Mineralogy and Geochemistry
University College Dublin
Area of Study
Chemistry, Ecology, Natural Sciences
Taught In English
Course Level Recommendations
ISA offers course level recommendations in an effort to facilitate the determination of course levels by credential evaluators.We advice each institution to have their own credentials evaluator make the final decision regrading course levels.
Recommended U.S. Semester Credits2.5 - 3
Recommended U.S. Quarter Units3.75 - 4.5
Hours & Credits
OverviewThe module consists of linked lectures, online teaching and practical classes in the first half the semester,
followed by a group research project. The practical classes use the petrological (polarizing) microscope as a
tool for the description and identification of minerals. They cover plane polarized light and crossed polarized
light techniques and their use for the systematic description of common rock-forming minerals. The textural
difference between igneous, sedimentary, metamorphic and hydrothermal rocks will be examined under the
microscope and explained. Lectures will outline the optical theory required to understand polarized light
observations; introduce chemical concepts used in geochemistry including elements and ions, the Periodic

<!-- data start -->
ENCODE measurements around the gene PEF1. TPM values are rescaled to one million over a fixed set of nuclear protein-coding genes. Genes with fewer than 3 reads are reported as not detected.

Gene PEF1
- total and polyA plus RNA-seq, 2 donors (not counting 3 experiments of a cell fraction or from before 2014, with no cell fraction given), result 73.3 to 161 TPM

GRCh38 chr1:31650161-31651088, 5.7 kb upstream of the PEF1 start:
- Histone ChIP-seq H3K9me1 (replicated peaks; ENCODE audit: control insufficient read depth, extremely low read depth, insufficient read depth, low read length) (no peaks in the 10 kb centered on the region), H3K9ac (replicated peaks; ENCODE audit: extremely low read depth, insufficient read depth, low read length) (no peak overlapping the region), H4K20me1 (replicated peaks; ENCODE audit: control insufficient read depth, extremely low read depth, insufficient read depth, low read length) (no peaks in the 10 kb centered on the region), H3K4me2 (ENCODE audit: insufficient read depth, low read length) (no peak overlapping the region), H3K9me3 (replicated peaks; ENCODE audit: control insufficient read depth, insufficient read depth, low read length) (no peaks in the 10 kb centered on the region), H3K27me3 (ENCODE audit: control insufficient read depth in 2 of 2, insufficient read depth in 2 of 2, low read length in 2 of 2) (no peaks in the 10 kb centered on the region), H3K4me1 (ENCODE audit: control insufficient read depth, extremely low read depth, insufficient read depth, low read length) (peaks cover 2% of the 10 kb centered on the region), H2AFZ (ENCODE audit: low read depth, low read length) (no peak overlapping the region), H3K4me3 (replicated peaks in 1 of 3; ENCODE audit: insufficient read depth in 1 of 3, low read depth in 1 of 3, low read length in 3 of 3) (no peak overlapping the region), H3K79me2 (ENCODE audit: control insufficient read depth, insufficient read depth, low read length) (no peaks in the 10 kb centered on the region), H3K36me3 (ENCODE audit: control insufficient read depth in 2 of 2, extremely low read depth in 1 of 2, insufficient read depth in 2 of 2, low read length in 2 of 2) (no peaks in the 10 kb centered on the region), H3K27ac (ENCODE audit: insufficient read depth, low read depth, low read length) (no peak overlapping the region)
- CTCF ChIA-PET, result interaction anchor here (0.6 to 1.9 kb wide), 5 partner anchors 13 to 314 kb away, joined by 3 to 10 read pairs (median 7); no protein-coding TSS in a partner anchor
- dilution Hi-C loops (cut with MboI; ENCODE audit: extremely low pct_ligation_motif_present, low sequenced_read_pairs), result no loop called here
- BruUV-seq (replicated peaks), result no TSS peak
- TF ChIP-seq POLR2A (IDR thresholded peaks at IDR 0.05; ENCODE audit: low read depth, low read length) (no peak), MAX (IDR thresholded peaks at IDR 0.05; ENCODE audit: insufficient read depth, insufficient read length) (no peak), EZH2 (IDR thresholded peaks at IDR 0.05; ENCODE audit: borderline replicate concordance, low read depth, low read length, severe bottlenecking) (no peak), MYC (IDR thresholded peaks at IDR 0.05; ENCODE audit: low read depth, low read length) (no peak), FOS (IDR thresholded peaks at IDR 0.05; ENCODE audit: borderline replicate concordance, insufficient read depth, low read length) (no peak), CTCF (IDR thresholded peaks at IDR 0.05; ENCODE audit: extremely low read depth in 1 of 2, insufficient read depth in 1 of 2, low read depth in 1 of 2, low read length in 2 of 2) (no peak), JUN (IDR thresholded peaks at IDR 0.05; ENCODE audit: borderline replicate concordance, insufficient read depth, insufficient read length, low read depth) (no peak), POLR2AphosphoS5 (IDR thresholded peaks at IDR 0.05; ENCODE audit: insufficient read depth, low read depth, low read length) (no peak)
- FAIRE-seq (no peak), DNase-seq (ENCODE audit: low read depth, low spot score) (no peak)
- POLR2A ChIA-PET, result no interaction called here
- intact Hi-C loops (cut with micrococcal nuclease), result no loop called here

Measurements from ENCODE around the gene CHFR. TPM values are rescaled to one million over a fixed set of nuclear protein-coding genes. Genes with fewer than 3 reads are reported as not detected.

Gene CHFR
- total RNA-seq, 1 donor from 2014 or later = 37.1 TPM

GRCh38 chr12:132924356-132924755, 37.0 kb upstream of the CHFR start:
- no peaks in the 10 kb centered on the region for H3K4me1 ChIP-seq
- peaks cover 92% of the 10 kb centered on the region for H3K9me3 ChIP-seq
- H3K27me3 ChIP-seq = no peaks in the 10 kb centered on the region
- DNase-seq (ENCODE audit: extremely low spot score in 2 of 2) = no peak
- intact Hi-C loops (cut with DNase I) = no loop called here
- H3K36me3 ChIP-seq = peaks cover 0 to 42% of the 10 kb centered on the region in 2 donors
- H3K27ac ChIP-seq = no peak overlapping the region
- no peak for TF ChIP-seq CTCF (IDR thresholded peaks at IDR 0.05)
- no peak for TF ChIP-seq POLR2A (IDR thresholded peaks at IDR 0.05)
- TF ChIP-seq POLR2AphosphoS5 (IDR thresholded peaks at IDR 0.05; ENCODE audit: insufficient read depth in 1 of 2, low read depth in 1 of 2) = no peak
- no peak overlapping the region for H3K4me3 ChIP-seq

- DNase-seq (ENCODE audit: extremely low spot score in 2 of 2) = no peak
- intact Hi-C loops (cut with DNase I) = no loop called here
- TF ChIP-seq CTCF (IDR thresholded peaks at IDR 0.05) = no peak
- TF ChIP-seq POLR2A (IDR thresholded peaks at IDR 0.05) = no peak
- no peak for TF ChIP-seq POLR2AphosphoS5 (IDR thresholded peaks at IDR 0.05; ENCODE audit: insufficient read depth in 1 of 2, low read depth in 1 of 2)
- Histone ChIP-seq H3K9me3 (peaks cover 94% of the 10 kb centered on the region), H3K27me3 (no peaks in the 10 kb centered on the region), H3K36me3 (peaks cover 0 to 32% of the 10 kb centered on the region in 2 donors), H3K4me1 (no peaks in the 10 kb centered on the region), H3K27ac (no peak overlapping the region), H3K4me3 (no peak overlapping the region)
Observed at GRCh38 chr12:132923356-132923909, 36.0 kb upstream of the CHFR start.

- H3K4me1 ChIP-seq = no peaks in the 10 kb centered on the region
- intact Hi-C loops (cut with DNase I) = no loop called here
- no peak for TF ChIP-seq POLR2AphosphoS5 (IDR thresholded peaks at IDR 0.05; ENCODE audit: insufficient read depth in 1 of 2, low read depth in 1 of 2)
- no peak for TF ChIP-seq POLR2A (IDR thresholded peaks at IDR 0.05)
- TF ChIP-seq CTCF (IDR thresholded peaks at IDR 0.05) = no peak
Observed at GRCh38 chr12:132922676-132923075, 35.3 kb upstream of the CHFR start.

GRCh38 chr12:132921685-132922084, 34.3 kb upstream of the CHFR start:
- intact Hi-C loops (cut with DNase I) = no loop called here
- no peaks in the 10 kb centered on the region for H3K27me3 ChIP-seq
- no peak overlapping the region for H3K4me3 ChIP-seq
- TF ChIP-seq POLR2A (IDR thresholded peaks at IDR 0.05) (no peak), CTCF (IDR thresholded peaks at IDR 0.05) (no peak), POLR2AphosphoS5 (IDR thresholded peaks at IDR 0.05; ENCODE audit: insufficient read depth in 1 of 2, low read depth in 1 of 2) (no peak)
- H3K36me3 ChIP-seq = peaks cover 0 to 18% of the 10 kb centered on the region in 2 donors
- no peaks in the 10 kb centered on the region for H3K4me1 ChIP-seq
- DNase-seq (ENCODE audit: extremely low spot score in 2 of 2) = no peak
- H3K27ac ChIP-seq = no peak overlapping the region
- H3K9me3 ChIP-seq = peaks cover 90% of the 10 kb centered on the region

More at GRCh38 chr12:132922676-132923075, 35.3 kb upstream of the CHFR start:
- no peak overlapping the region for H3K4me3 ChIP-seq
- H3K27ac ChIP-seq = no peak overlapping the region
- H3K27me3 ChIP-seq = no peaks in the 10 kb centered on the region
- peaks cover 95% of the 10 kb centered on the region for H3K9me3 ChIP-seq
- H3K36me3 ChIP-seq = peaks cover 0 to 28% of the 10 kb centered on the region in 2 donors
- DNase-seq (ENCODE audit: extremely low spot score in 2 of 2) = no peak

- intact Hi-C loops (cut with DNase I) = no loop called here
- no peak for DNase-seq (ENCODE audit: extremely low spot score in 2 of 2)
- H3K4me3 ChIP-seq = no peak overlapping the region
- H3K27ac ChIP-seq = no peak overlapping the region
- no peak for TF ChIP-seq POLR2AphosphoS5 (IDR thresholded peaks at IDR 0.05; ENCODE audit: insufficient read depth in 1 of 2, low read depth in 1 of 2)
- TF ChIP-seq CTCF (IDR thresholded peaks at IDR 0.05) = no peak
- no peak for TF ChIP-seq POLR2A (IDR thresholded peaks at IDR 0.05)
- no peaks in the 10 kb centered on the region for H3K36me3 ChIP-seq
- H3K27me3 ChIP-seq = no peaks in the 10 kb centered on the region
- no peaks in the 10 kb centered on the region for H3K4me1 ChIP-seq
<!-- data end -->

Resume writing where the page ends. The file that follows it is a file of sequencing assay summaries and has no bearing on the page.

Table, chemical bonding, balanced chemical reactions and partition coefficients; introduce concepts in
crystallography and mineralogy including atomic structure, crystal symmetry, chemical substitution and solid
solution, exsolution and polymorphism; outline how silicate minerals are classified; introduce the
relationships between mineral atomic structure, chemical, optical and other physical properties; and
examine the evidence for the average chemical composition of the Earth and of its crust, mantle and core.
The lectures will be supplemented by online material supported by self-assessment quizzes. The group project
will employ the petrological microscope and chemical analyses of minerals to determine the chemistry and
mineralogy of a suite of rocks to better understand their origin and economic or environmental significance.
Students will produce individual written reports and a group presentation to present their findings to the
Courses and course hours of instruction are subject to change.
Credits earned vary according to the policies of the students' home institutions. According to ISA policy and possible visa requirements, students must maintain full-time enrollment status, as determined by their home institutions, for the duration of the program.
ECTS (European Credit Transfer and Accumulation System) credits are converted to semester credits/quarter units differently among U.S. universities. Students should confirm the conversion scale used at their home university when determining credit transfer.
Please reference fall and spring course lists as not all courses are taught during both semesters.
Please note that some courses with locals have recommended prerequisite courses. It is the student's responsibility to consult any recommended prerequisites prior to enrolling in their course.